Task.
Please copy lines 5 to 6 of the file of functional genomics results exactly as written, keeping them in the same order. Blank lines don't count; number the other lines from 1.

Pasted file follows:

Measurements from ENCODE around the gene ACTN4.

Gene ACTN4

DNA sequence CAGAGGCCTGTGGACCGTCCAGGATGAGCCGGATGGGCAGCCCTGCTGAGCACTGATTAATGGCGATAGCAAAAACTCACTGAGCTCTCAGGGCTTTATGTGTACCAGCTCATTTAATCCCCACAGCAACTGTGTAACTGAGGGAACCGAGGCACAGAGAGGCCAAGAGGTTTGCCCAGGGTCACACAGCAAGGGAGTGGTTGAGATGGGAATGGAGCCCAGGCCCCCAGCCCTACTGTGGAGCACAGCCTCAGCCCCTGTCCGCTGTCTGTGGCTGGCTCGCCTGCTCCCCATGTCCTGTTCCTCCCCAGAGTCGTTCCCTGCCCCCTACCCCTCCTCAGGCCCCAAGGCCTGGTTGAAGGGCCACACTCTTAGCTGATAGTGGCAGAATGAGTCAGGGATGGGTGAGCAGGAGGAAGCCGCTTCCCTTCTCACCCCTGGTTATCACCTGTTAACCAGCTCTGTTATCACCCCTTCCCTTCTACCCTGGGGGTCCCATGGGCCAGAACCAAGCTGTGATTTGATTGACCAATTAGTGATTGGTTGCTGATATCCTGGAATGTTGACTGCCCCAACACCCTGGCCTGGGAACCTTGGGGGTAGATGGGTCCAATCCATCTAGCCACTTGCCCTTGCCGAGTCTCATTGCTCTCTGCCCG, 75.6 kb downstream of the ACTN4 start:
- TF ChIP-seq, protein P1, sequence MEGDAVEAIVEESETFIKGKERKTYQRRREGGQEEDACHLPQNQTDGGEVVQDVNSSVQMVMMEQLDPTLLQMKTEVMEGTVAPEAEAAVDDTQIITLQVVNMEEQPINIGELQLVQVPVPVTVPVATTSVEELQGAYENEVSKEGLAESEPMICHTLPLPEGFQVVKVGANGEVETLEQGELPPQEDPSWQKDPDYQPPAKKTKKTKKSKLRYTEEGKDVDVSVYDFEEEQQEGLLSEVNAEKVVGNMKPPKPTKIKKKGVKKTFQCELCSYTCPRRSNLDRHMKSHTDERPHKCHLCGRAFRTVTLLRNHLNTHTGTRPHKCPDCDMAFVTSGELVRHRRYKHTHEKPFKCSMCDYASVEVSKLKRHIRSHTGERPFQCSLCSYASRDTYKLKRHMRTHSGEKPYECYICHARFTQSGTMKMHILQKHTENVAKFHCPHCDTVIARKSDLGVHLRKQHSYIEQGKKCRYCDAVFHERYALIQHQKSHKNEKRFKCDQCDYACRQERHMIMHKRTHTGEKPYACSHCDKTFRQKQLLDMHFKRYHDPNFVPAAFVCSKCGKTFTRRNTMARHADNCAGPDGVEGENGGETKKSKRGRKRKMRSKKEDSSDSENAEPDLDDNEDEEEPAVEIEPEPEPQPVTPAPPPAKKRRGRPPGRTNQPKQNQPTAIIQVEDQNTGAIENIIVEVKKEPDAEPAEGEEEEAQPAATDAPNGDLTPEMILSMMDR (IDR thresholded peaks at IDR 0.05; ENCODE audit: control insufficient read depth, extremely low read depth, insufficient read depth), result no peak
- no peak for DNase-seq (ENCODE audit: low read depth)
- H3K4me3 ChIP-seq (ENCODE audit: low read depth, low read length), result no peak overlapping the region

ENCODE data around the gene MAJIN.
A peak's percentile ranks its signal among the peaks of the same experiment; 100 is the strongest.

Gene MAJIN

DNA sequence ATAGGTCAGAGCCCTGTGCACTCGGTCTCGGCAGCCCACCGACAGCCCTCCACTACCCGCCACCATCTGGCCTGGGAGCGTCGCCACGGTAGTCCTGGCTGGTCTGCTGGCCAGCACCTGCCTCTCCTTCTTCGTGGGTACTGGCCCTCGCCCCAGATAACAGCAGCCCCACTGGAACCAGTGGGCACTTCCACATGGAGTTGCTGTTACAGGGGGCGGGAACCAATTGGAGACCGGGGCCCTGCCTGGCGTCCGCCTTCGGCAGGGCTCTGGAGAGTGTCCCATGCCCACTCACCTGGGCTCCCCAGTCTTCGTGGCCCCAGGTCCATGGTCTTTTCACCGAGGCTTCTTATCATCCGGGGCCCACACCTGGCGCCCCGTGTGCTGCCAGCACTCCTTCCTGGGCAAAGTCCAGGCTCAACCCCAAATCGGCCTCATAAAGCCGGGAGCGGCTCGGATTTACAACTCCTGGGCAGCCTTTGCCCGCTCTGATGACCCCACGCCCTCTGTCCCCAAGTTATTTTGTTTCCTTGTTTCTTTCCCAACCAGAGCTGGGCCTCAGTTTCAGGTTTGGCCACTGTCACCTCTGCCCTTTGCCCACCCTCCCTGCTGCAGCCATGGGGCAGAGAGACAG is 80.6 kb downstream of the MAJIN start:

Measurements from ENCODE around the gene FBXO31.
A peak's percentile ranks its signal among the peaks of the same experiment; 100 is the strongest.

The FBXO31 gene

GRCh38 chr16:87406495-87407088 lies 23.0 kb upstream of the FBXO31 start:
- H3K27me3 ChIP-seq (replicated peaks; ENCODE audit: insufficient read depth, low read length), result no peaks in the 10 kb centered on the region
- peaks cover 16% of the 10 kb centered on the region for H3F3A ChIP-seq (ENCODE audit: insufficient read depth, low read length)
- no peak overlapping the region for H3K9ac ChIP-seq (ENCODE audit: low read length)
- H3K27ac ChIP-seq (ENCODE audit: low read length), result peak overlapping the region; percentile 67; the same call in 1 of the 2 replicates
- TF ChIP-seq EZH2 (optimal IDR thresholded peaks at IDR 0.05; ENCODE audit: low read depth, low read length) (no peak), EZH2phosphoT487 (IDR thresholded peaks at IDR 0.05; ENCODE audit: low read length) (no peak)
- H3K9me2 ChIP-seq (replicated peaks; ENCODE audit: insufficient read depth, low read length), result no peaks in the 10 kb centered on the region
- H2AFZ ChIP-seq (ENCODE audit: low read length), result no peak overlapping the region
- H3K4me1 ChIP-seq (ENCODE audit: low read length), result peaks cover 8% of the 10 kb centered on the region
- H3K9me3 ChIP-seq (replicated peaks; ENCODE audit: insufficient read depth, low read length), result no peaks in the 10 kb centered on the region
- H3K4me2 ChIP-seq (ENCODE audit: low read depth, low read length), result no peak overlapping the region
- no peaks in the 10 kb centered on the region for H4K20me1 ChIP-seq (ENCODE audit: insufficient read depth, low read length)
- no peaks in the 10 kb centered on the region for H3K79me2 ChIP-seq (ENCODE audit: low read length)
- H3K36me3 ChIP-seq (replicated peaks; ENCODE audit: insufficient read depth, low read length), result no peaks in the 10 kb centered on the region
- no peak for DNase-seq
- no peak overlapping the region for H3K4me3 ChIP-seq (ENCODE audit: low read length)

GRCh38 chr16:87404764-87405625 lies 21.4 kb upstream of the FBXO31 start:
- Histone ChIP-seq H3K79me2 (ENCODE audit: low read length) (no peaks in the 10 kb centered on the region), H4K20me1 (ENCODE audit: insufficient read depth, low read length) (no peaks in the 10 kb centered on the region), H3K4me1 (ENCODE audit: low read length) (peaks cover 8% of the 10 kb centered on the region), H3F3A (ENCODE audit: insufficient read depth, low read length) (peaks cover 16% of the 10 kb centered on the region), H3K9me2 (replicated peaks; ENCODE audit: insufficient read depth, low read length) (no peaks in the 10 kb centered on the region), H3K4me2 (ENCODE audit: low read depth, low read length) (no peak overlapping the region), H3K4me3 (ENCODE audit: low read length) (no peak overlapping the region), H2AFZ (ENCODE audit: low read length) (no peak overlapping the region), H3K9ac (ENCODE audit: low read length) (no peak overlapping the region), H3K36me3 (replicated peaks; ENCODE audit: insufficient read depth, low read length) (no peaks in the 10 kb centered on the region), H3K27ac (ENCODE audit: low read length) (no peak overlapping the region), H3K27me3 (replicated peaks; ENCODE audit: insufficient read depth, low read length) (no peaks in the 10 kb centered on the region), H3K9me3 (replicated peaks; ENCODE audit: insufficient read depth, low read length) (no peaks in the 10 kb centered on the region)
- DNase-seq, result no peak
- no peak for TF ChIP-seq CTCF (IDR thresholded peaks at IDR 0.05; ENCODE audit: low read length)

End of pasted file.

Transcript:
- no peak for DNase-seq (ENCODE audit: low read depth)
- H3K4me3 ChIP-seq (ENCODE audit: low read depth, low read length), result no peak overlapping the region